As you may have seen, I am currently really enjoying a course on Dynamic Systems and Chaos run by Santa Fe Institute (see Thoughts on Santa Fe’s new MOOC – Introduction to Dynamical Systems and Chaos). The most recent module has been about bifurcation, and this has been explored via a very simple logistics equation:
In this article I am not going to explain what the equation represents in detail and will assume that those of you who have already explored chaotic systems to some degree are already acquainted with it. However, before we can really look at bifurcation, we first need to look at what happens to this when we iterate the function over time. In the examples below, x will vary between 0 and 1, and r will vary between 0 and 4. The software I will be using comes from Santa Fe, and is used extensively as part of the course materials (full details are at the end of this article).
In this first example we will set x to be 0.2 at time = 0, and r will be 2.8. When we iterate just a few times, we find that f(x) oscillates slightly, and then settles down to a final value (0.64286). What this means is that when we plug x=0.64286 into the equation, we get 0.64286 out.
In this next example, we will set x again to be 0.2, and r will be 3.2. The behaviour changes, and instead of settling down to a single fixed point, the system settles down by oscillating between two different values, 0.51304 and 0.79946.
In this final example, again we will start with x=0.2, and this time we will set r=3.9. In the chart below, when we look at the behaviour across 100 interactions rather than 40, we see that there is no discernible pattern. The system does not settle down, and in fact it has now become chaotic.
What we can then do is to plot all values of r (from 0 to 4) on a single diagram, and plot out the final state of each of these values. When we do this, we end up with the bifurcation diagram below:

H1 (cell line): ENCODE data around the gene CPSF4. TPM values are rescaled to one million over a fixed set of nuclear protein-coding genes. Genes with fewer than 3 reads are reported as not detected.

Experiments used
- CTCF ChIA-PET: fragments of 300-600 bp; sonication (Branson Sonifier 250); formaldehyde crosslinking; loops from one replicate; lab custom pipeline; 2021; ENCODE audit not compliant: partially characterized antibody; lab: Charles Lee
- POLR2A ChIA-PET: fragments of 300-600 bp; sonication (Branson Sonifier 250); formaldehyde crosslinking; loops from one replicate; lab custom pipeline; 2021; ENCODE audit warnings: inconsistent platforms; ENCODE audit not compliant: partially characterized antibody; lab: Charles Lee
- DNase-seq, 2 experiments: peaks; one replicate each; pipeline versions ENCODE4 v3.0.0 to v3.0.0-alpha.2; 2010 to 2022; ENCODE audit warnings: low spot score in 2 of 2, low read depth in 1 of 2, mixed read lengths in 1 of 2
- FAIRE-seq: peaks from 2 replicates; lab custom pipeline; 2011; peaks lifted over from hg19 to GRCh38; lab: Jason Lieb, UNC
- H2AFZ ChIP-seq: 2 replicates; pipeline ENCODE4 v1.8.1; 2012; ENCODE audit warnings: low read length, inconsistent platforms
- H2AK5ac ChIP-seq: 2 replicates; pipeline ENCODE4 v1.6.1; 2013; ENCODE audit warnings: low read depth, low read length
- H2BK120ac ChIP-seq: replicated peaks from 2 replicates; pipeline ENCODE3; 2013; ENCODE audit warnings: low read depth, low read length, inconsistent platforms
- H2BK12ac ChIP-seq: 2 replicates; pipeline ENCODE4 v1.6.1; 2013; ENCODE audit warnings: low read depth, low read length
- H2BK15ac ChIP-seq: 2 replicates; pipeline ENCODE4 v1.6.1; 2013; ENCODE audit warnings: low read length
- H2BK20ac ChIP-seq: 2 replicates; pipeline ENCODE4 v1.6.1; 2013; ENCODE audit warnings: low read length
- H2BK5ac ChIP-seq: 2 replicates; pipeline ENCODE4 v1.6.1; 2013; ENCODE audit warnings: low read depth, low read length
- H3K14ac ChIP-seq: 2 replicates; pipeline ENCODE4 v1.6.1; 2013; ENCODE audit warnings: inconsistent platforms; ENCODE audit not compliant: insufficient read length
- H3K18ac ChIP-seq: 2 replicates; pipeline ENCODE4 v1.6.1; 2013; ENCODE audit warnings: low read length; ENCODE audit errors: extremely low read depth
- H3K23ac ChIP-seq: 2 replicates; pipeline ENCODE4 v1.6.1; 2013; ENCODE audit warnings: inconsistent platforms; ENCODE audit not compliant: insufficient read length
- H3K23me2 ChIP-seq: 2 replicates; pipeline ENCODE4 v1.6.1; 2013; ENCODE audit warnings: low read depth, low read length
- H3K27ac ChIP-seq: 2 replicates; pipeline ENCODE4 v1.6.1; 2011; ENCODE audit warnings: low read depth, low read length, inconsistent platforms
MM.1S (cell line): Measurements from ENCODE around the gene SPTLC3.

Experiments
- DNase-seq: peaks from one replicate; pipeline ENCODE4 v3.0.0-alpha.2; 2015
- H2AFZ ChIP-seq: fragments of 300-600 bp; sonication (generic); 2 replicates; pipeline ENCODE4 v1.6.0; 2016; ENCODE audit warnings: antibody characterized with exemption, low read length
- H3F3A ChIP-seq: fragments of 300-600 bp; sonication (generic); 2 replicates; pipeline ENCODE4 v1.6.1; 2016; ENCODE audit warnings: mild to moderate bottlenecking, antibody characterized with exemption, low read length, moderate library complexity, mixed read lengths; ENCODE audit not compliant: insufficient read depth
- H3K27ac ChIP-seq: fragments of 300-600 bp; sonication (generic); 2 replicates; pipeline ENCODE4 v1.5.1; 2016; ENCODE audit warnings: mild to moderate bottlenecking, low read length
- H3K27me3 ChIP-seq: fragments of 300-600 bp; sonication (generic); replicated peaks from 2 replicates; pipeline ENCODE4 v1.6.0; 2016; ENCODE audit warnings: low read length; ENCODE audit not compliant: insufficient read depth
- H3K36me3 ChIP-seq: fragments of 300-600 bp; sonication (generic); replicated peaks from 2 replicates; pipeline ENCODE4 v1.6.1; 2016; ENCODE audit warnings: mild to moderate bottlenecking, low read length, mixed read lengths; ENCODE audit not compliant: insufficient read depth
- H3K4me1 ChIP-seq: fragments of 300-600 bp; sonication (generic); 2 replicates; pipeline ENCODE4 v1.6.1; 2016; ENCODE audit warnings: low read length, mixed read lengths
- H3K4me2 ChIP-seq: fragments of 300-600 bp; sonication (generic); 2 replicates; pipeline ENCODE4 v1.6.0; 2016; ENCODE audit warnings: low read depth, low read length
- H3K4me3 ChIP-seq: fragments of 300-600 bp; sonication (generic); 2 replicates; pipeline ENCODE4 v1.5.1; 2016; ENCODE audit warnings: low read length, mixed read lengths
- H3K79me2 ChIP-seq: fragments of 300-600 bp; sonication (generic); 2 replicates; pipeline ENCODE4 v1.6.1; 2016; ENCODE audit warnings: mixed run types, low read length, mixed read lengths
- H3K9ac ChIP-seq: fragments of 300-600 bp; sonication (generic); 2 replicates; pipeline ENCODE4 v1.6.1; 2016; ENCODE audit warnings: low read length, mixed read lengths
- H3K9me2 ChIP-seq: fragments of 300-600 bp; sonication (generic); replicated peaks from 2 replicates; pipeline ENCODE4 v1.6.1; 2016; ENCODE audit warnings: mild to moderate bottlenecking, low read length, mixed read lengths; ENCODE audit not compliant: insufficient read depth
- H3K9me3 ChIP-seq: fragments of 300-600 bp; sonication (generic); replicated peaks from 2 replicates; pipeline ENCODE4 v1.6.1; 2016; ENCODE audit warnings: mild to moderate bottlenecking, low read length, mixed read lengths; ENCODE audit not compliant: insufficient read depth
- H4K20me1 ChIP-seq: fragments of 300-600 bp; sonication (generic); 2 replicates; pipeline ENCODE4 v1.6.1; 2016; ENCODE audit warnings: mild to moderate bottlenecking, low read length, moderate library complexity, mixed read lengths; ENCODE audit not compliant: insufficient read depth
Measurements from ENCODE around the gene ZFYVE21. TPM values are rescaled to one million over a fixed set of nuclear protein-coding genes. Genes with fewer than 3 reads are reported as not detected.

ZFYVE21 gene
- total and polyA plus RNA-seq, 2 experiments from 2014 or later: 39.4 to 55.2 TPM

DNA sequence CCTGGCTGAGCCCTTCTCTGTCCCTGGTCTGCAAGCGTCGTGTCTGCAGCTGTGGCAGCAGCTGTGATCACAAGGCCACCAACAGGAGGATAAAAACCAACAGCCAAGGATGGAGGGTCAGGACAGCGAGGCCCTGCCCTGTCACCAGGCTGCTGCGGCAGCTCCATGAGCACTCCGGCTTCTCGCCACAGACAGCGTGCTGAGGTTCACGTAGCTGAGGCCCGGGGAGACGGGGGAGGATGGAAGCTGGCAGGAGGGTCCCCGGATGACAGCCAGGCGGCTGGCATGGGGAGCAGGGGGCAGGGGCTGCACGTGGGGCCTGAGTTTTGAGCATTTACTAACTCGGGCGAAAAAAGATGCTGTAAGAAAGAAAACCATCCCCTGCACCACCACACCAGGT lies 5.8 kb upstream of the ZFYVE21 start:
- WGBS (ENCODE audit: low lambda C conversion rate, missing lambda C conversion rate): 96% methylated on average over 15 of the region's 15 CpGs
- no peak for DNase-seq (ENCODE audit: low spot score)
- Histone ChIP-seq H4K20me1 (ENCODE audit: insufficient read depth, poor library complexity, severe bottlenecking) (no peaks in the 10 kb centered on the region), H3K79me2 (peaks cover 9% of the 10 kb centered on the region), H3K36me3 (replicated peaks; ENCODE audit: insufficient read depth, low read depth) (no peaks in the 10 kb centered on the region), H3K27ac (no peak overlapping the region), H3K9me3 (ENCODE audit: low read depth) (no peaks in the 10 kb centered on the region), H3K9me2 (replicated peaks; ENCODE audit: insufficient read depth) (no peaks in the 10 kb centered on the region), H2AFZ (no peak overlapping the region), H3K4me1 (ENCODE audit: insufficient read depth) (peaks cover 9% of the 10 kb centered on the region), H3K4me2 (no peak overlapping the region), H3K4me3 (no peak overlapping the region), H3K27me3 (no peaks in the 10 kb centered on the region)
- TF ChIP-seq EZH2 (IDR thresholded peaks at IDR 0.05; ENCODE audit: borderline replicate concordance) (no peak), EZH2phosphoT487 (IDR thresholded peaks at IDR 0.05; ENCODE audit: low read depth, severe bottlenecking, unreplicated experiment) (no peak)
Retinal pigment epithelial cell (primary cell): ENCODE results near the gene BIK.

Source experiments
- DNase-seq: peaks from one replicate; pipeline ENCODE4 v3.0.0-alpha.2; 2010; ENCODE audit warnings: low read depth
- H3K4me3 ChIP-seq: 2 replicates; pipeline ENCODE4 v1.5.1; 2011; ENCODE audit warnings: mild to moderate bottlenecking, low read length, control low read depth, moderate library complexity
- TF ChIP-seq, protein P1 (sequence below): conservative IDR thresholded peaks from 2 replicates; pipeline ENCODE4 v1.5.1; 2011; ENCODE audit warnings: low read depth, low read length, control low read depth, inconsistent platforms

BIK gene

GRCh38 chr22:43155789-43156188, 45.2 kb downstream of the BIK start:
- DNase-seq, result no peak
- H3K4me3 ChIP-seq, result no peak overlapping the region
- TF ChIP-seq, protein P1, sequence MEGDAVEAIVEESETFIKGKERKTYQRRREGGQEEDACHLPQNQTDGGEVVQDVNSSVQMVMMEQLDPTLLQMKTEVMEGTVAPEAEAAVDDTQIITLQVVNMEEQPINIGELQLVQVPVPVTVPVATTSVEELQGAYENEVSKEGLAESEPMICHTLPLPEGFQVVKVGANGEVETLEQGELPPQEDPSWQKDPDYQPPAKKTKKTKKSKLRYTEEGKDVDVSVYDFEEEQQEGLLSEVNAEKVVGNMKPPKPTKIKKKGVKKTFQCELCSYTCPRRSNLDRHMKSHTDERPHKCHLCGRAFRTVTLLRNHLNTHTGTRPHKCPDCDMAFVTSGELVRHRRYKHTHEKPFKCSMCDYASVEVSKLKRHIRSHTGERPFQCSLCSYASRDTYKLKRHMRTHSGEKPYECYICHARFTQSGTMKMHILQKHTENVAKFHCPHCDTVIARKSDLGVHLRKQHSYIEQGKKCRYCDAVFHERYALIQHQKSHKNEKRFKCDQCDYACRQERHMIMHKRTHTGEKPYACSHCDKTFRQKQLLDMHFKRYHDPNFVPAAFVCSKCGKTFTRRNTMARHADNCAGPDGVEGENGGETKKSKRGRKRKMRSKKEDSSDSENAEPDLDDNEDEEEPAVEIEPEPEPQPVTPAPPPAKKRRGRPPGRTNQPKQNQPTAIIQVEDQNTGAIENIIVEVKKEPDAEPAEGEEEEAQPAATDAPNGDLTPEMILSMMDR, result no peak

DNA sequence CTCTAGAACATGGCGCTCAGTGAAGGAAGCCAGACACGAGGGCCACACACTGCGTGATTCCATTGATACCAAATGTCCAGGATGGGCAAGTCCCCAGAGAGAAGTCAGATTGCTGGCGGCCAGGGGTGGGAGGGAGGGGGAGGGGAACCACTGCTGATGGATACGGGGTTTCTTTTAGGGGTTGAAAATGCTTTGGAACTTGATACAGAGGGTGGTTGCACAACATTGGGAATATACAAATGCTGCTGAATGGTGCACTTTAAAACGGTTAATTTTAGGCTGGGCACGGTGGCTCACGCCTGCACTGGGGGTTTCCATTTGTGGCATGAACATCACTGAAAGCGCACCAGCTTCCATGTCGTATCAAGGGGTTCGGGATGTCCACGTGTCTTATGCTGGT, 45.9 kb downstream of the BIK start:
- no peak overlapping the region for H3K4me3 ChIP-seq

On the X axis is r, and we can now see what happens as we vary r from 0 to 4. If you look at the values we explored, the diagram shows just one final state at r=2.8, two final states at r=3.2, and at r=3.9 there is no discernible pattern. The great thing about this software is that we can highlight an area and explore in further detail which we will now do.
On diagram 1 above you will see that I have created a blue rectangle. This is the part of the diagram I can now expand, in order to be able to explore in more detail.
As you can see in diagram 2, we are now looking at just one small section of diagram 1, and this is where r varies from 3.407 to 3.680 and x varies between 0.783 and 0.915. The software has ‘stretched’ that part of the diagram we are interested in to fit in to the fixed shape of chart. We are starting to see recurring bifurcation patters, places where the pattern splits qualitatively in behaviour, and we also notice that in amongst the chaotic behaviour, there are also strips of white, areas where the system appears to be exhibiting regular patterns. On diagram 2 there is also a blue rectangle, and so let’s zoom in and take a look at this.
At this level of magnification we begin to really grasp the extraordinary complex and chaotic behaviour of what we thought may be an innocuous looking equation. As well as the fractal like patterns, we also notice structure within the chaos, i.e. these organic sweeping curves where the system activity is a little more concentrated.
In this final picture, bifurcation diagram 4, I have left off the highlighted rectangle, really so that we can just enjoy this mathematical equation as art. Look at the level of magnification – we are now at a scale where r varies between r=3.854014 and r=3.854055. If we wanted to we could continue going deeper and deeper. It is one thing to read about chaotic systems in books, but it is another thing all together to really be able to play with the equations, and explore their behaviour dynamically.
For me, I feel a deep sense of mystery, and the maths really comes alive to me as I interact with both equation and art. If you wish to do so too, instructions are below.
The bifurcation program used above was developed by K. N. Springer, January 2014 © 2014 Santa Fe Institute. It has been made available via Santa Fe’s course website ComplexityExplorer.org under Creative Commons Attribution-NonCommercial-NoDerivs 3.0 License. The times series plots were also created using software developed by Santa Fe Institute for the course.
The Introduction to Dynamical Systems and Chaos course is taught by Professor David Feldman. It is currently running, but is still open to new registrations. For more information please see this introduction to the course. There is no registration fee, access to all course materials are free, and not only will you have access to these programs, you will also be able to follow a much more in-depth exploration of their behaviour from Professor Feldman.
While Maria and I discuss complexity, chaos theory and bifurcation in our new book Holonomics: Business Where People and Planet Matter, for an in-depth mathematical exploration you may wish to look at David Feldman’s excellent Chaos and Fractals: An Elementary Introduction.